A Cat in the Ghetto
It’s rare that one author calls another author’s work unique, but this is exactly the level of praise that Isaac Bashevis Singer chose to bestow upon the stories in this slim volume. Rachmil Bryks, who was born in 1912 and survived incarceration in both the Lodz ghetto and Auschwitz, wrote these small gems in Yiddish, and they have achieved worldwide acclaim since being translated into Hebrew, German, Polish, and Swedish, in addition to English. Bryks’ unflinching ability to capture the harsh realities of ghetto and camp life plunge the reader into a world of hardship, complex moral dilemmas, and drama. But behind the darkness, one can’t help but sense the unremitting presence of hope and light.
Bryks takes his readers into a vivid but delicately nuanced world of horrors, and we go willingly, following along after someone whose keen instincts to tell the truth cut away any reluctance we may feel at first to go where he leads. Life may be one cruel reality after the next, but in these stories, replete with enough absurdities to make us laugh when we thought all laughter must have died long ago, the characters soon become friends in whom we willingly see ourselves. A dinner of cabbage leaves is called roast meat, for example, and as we sit down at the table with Bryks’ people, we somehow find ourselves part of the conversation.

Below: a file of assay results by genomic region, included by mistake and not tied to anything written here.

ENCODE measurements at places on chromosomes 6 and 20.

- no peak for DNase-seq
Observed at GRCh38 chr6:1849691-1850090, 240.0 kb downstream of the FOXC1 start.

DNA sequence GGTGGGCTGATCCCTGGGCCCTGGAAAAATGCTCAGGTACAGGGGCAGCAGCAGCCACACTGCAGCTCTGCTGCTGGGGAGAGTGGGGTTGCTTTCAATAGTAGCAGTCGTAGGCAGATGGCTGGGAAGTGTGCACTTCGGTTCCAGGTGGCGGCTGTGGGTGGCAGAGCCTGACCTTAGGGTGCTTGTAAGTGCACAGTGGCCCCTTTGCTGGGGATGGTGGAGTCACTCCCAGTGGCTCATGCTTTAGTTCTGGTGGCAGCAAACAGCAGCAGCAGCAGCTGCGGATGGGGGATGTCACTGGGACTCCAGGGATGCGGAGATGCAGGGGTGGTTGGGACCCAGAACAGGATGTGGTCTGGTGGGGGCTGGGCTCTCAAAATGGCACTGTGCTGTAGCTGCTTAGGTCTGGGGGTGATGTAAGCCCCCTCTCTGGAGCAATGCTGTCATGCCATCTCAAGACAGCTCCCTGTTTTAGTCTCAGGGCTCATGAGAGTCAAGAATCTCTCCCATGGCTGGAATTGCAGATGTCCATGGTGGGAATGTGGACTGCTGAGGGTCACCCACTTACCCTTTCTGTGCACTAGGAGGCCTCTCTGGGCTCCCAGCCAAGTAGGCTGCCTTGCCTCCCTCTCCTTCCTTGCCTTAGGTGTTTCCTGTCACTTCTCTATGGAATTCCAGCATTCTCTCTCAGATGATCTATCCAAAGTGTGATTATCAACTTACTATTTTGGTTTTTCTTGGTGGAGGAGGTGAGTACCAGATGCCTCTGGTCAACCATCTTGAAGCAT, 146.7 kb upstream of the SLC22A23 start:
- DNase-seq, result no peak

Writing in a spare, dark style, Bryks lets us know we are not to forget what happened during the Nazi years. In this way, and with the two novellas, two stories, one essay, and one poem in this book, he has propelled the genre of Holocaust literature forward since these vivid writings were first published in English in 1959. Bryks, who came to New York to live in 1949 and died here in 1974, spent his life writing. He first put pen to paper in a Swedish hospital in 1945, shortly after being liberated from a Nazi work camp. Like many other survivors, he believed his life had been spared to enable him to write his own personal testimony of horrors.
The essay included in this collection stands out in particular from the other writings in the way Bryks makes use of memory and style, defending his use of black humor in commenting on unspeakable tragedy. Bookending the essay, poetry, and fiction is the clear and colorful afterword of the author’s Israeli daughter, who provides a unique perspective to the way in which Bryks weaves his narratives, and the illuminating insights of the university scholar who introduces the material to the reader.